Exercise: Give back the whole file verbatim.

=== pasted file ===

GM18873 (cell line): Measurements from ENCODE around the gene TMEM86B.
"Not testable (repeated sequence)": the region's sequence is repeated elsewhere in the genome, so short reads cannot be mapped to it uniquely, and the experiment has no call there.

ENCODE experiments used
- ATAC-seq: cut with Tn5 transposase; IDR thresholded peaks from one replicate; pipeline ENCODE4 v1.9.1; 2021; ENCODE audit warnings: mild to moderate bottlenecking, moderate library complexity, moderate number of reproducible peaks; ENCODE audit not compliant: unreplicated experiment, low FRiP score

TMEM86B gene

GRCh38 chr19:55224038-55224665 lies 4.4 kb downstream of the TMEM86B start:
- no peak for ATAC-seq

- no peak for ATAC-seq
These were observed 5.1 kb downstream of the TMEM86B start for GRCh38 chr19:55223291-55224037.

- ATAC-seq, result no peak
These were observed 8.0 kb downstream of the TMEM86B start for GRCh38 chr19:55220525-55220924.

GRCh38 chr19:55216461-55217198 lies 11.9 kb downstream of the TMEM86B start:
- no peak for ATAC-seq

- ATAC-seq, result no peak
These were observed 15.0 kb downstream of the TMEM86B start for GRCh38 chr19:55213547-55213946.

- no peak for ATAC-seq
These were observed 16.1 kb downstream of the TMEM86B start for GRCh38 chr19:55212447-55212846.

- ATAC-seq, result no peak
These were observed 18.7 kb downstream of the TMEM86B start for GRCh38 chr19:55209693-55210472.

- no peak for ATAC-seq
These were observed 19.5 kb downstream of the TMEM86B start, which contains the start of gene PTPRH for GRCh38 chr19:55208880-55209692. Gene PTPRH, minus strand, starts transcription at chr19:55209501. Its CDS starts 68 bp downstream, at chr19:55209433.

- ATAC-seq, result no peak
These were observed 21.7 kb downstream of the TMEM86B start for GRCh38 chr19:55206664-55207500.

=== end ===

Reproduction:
GM18873 (cell line): Measurements from ENCODE around the gene TMEM86B.
"Not testable (repeated sequence)": the region's sequence is repeated elsewhere in the genome, so short reads cannot be mapped to it uniquely, and the experiment has no call there.

ENCODE experiments used
- ATAC-seq: cut with Tn5 transposase; IDR thresholded peaks from one replicate; pipeline ENCODE4 v1.9.1; 2021; ENCODE audit warnings: mild to moderate bottlenecking, moderate library complexity, moderate number of reproducible peaks; ENCODE audit not compliant: unreplicated experiment, low FRiP score

TMEM86B gene

GRCh38 chr19:55224038-55224665 lies 4.4 kb downstream of the TMEM86B start:
- no peak for ATAC-seq

- no peak for ATAC-seq
These were observed 5.1 kb downstream of the TMEM86B start for GRCh38 chr19:55223291-55224037.

- ATAC-seq, result no peak
These were observed 8.0 kb downstream of the TMEM86B start for GRCh38 chr19:55220525-55220924.

GRCh38 chr19:55216461-55217198 lies 11.9 kb downstream of the TMEM86B start:
- no peak for ATAC-seq

- ATAC-seq, result no peak
These were observed 15.0 kb downstream of the TMEM86B start for GRCh38 chr19:55213547-55213946.

- no peak for ATAC-seq
These were observed 16.1 kb downstream of the TMEM86B start for GRCh38 chr19:55212447-55212846.

- ATAC-seq, result no peak
These were observed 18.7 kb downstream of the TMEM86B start for GRCh38 chr19:55209693-55210472.

- no peak for ATAC-seq
These were observed 19.5 kb downstream of the TMEM86B start, which contains the start of gene PTPRH for GRCh38 chr19:55208880-55209692. Gene PTPRH, minus strand, starts transcription at chr19:55209501. Its CDS starts 68 bp downstream, at chr19:55209433.

- ATAC-seq, result no peak
These were observed 21.7 kb downstream of the TMEM86B start for GRCh38 chr19:55206664-55207500.